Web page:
I am naturally attuned to the balance of Phi whether in symmetry or asymmetry. I train my students in the critical eye by using spot-the-difference pics, a graded set of online jigsaws (jigzone.com is awesome) and exploration of Phi and its application in nature and art.
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  7. #7
    Away with the fairies Southern Kross's Avatar
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    Quote Originally Posted by onemoretime View Post
    Anyone else like this?
    Very much so. I have to picture things before I can get my head around stuff. My visual thinking is so dominant I actually struggle to manage other forms of thought and communication. When people say, tells me a telephone number I need to know or how much something costs, I literally have to picture the number in my head in order to understand. The word means nothing until I can link it to the image of the number (eg. forty seven... - 47). And this is quite difficult for me to do - it takes more time than it should. Its like translating from foreign words into my first language.
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    they've gone through and through me, like wine through water, and altered the colour of my mind.

    - Emily Bronte

  8. #8
    movin melodies kiddykat's Avatar
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    I think in pictures a lot too! Mind maps, flow charts are a saver for me. I can't study without creating one, especially if I'm bored or the reading material is dry.

    I think I'm more predominantly a visual thinker because I didn't learn to write until about the 3rd grade when I attended school on a regular basis. Until then, I mostly depicted whatever I felt through drawings, verbally in my parent's native language, or in English with friends, but even that was a mixture of various languages (at times, confusing).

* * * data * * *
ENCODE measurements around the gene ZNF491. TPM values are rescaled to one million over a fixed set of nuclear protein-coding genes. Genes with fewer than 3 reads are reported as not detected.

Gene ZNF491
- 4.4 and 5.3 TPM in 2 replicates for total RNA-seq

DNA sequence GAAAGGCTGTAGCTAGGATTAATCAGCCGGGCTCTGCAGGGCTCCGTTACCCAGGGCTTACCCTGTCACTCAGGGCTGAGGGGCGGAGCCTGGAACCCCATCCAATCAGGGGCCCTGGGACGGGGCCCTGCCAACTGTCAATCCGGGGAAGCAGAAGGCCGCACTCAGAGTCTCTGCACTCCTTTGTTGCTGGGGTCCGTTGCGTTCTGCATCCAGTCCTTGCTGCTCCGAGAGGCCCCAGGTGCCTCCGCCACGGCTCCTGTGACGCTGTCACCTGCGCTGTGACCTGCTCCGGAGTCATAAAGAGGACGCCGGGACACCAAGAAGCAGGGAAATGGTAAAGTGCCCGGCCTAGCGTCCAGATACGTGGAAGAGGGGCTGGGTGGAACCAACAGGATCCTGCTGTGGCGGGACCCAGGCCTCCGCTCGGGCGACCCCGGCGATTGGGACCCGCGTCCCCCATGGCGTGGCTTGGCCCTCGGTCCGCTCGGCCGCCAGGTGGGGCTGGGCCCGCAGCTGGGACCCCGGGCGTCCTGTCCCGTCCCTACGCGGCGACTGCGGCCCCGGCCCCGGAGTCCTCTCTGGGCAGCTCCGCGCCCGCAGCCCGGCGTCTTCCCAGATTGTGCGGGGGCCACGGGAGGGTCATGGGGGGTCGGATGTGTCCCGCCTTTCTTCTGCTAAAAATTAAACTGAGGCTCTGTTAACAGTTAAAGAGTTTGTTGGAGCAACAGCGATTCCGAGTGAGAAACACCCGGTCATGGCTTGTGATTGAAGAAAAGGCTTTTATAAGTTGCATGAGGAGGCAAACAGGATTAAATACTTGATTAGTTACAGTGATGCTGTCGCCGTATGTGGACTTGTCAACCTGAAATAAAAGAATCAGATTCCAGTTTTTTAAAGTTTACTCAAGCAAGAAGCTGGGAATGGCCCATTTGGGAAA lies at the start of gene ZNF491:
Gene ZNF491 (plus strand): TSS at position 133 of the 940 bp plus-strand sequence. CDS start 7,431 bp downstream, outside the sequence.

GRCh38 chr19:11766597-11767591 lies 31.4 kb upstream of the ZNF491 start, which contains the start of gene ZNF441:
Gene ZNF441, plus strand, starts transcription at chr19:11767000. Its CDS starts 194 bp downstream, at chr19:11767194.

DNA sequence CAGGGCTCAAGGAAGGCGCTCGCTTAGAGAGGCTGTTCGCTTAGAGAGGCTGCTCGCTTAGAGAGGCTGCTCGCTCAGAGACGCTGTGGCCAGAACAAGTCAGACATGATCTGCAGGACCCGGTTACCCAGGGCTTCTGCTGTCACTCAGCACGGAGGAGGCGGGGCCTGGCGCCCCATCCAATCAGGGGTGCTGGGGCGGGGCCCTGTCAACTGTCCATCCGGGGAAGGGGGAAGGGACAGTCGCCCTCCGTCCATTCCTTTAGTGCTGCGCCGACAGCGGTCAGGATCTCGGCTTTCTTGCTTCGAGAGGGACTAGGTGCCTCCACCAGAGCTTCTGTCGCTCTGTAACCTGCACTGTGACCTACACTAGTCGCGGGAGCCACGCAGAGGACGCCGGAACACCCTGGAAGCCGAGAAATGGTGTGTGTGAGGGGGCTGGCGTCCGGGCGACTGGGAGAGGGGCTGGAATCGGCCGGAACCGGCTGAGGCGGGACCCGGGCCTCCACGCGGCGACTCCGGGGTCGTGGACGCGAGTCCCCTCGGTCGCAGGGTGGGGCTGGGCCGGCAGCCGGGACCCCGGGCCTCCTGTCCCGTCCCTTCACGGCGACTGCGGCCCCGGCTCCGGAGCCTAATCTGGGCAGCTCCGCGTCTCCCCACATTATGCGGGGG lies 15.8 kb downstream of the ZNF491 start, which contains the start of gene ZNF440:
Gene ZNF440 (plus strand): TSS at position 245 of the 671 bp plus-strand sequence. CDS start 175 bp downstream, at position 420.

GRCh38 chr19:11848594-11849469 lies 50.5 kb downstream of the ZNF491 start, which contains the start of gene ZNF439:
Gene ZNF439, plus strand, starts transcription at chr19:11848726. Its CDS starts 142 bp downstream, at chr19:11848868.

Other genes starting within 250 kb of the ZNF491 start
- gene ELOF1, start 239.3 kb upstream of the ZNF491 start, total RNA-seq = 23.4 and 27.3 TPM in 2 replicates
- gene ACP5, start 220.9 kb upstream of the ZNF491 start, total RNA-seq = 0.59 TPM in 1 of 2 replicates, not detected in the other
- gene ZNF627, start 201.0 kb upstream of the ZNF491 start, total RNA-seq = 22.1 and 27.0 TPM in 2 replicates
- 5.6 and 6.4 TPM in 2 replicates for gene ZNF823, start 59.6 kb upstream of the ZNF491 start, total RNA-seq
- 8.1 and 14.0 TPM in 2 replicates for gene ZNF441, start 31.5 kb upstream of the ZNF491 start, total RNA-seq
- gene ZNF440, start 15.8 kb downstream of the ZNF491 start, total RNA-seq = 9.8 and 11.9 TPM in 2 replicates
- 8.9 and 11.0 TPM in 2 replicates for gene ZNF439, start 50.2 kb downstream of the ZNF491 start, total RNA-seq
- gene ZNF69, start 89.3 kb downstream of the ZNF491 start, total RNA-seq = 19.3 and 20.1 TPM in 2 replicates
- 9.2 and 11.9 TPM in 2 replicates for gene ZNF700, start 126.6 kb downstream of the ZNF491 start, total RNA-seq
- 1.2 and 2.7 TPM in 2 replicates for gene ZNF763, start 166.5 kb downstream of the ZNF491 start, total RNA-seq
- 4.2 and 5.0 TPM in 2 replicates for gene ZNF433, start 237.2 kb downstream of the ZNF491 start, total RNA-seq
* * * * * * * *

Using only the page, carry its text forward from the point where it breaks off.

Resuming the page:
With directions- I remember things visually. Even if places have changed, reconstructed or rebuilt, as long as I'm somewhere 'near' that place? I can visually re-construct my memories to find it again. Like my old apartment from when I was 2? I remember re-piecing all of my memories of that place, and actually found 'home' just by going off of those memories.

  9. #9
    Senior Member InsatiableCuriosity's Avatar
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    Quote Originally Posted by kiddykat View Post
    With directions- I remember things visually. Even if places have changed, reconstructed or rebuilt, as long as I'm somewhere 'near' that place? I can visually re-construct my memories to find it again. Like my old apartment from when I was 2? I remember re-piecing all of my memories of that place, and actually found 'home' just by going off of those memories.
    This is interesting because I am always planning my journey in my head in a 3d map dependent on the time of the day and likely traffic conditions. Like you I can generally find my way back to locations which, by the published beliefs of the much vaunted pop psychologists and their adherents, I should not be able to do because I am a woman.

    I have excellent map reading skills and finding my way to and from destinations I may have visited only once before is easy - I seem to have a built in compass.
    "Study hard what interests you the most in the most undisciplined, irreverent and original manner possible."
    — Richard P. Feynman

    "Never tell a person a thing is impossible. G*d/the Universe may have been waiting all this time for someone ignorant enough of the impossibility to do just that thing."
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  10. #10
    Away with the fairies Southern Kross's Avatar
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    Quote Originally Posted by kiddykat View Post
    I think in pictures a lot too! Mind maps, flow charts are a saver for me. I can't study without creating one, especially if I'm bored or the reading material is dry.
    Yeah, I remember I when taking an exam and needing to remember a piece of information, I would picture the actual page it was written on and how it looked. Does anyone else do this?
    INFP 4w5 so/sp

    I've dreamt in my life dreams that have stayed with me ever after, and changed my ideas;
    they've gone through and through me, like wine through water, and altered the colour of my mind.

    - Emily Bronte